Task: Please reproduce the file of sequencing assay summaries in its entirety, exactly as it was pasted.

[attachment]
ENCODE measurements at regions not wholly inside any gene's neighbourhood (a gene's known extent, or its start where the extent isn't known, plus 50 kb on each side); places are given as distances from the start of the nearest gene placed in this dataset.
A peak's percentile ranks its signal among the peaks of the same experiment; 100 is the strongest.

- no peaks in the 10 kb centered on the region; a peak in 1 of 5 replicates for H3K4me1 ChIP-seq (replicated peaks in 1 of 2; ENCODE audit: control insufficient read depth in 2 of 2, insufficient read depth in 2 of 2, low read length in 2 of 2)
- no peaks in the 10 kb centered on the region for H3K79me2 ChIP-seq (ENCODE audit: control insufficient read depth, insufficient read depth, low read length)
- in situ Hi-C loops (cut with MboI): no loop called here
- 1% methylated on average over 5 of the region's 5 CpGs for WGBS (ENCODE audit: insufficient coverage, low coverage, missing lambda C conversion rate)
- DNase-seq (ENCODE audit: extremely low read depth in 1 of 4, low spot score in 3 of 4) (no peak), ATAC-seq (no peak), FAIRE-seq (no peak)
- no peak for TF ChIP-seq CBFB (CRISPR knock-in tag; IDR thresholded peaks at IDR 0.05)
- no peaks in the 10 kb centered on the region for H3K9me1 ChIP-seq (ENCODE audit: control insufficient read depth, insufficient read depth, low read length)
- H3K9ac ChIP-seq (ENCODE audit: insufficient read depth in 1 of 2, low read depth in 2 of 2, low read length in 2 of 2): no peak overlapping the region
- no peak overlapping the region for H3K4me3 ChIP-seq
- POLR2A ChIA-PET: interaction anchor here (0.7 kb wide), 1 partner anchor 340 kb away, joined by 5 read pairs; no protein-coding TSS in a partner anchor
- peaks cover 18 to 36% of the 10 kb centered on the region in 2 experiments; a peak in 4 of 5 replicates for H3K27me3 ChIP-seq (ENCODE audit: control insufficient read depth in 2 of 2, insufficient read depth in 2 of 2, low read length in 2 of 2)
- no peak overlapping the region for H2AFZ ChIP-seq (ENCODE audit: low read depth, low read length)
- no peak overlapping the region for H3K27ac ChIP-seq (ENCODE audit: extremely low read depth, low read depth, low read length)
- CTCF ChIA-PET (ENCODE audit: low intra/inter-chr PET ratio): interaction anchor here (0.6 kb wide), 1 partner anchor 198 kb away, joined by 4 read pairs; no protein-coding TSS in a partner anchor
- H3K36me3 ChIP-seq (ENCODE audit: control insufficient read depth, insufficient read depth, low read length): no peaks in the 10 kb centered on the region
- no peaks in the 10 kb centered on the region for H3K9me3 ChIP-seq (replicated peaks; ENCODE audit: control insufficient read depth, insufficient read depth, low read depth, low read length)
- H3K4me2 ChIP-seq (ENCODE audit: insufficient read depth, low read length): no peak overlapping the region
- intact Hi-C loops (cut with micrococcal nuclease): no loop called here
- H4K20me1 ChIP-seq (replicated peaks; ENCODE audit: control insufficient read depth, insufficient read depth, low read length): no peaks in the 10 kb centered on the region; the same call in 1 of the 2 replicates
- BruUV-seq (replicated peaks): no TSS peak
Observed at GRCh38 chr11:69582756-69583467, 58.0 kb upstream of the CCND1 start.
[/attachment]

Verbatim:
ENCODE measurements at regions not wholly inside any gene's neighbourhood (a gene's known extent, or its start where the extent isn't known, plus 50 kb on each side); places are given as distances from the start of the nearest gene placed in this dataset.
A peak's percentile ranks its signal among the peaks of the same experiment; 100 is the strongest.

- no peaks in the 10 kb centered on the region; a peak in 1 of 5 replicates for H3K4me1 ChIP-seq (replicated peaks in 1 of 2; ENCODE audit: control insufficient read depth in 2 of 2, insufficient read depth in 2 of 2, low read length in 2 of 2)
- no peaks in the 10 kb centered on the region for H3K79me2 ChIP-seq (ENCODE audit: control insufficient read depth, insufficient read depth, low read length)
- in situ Hi-C loops (cut with MboI): no loop called here
- 1% methylated on average over 5 of the region's 5 CpGs for WGBS (ENCODE audit: insufficient coverage, low coverage, missing lambda C conversion rate)
- DNase-seq (ENCODE audit: extremely low read depth in 1 of 4, low spot score in 3 of 4) (no peak), ATAC-seq (no peak), FAIRE-seq (no peak)
- no peak for TF ChIP-seq CBFB (CRISPR knock-in tag; IDR thresholded peaks at IDR 0.05)
- no peaks in the 10 kb centered on the region for H3K9me1 ChIP-seq (ENCODE audit: control insufficient read depth, insufficient read depth, low read length)
- H3K9ac ChIP-seq (ENCODE audit: insufficient read depth in 1 of 2, low read depth in 2 of 2, low read length in 2 of 2): no peak overlapping the region
- no peak overlapping the region for H3K4me3 ChIP-seq
- POLR2A ChIA-PET: interaction anchor here (0.7 kb wide), 1 partner anchor 340 kb away, joined by 5 read pairs; no protein-coding TSS in a partner anchor
- peaks cover 18 to 36% of the 10 kb centered on the region in 2 experiments; a peak in 4 of 5 replicates for H3K27me3 ChIP-seq (ENCODE audit: control insufficient read depth in 2 of 2, insufficient read depth in 2 of 2, low read length in 2 of 2)
- no peak overlapping the region for H2AFZ ChIP-seq (ENCODE audit: low read depth, low read length)
- no peak overlapping the region for H3K27ac ChIP-seq (ENCODE audit: extremely low read depth, low read depth, low read length)
- CTCF ChIA-PET (ENCODE audit: low intra/inter-chr PET ratio): interaction anchor here (0.6 kb wide), 1 partner anchor 198 kb away, joined by 4 read pairs; no protein-coding TSS in a partner anchor
- H3K36me3 ChIP-seq (ENCODE audit: control insufficient read depth, insufficient read depth, low read length): no peaks in the 10 kb centered on the region
- no peaks in the 10 kb centered on the region for H3K9me3 ChIP-seq (replicated peaks; ENCODE audit: control insufficient read depth, insufficient read depth, low read depth, low read length)
- H3K4me2 ChIP-seq (ENCODE audit: insufficient read depth, low read length): no peak overlapping the region
- intact Hi-C loops (cut with micrococcal nuclease): no loop called here
- H4K20me1 ChIP-seq (replicated peaks; ENCODE audit: control insufficient read depth, insufficient read depth, low read length): no peaks in the 10 kb centered on the region; the same call in 1 of the 2 replicates
- BruUV-seq (replicated peaks): no TSS peak
Observed at GRCh38 chr11:69582756-69583467, 58.0 kb upstream of the CCND1 start.